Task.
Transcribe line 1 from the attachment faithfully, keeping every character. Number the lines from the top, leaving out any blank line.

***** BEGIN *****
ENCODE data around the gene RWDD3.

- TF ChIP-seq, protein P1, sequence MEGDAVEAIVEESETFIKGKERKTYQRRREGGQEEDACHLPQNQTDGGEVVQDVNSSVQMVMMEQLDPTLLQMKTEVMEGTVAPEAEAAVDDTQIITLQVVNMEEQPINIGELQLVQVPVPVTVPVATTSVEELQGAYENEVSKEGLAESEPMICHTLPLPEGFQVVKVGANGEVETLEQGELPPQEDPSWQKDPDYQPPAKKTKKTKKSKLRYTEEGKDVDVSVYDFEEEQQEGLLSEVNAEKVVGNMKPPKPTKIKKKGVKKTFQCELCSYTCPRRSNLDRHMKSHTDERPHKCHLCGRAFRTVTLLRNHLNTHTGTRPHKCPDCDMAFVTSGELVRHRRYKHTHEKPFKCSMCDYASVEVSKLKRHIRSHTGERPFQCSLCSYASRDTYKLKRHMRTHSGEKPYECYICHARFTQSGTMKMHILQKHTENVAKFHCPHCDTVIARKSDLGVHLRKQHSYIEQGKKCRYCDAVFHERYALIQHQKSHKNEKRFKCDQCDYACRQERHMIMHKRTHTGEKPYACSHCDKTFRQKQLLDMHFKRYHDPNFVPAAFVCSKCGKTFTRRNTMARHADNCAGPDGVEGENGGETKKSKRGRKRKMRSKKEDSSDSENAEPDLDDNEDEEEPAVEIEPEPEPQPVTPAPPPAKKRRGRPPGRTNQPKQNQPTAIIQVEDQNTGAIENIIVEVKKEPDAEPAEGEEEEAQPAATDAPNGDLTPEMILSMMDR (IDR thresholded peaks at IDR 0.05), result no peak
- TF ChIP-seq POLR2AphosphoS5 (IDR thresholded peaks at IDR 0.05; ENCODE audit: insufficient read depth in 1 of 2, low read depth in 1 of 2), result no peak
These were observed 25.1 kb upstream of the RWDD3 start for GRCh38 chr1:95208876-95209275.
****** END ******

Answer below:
ENCODE data around the gene RWDD3.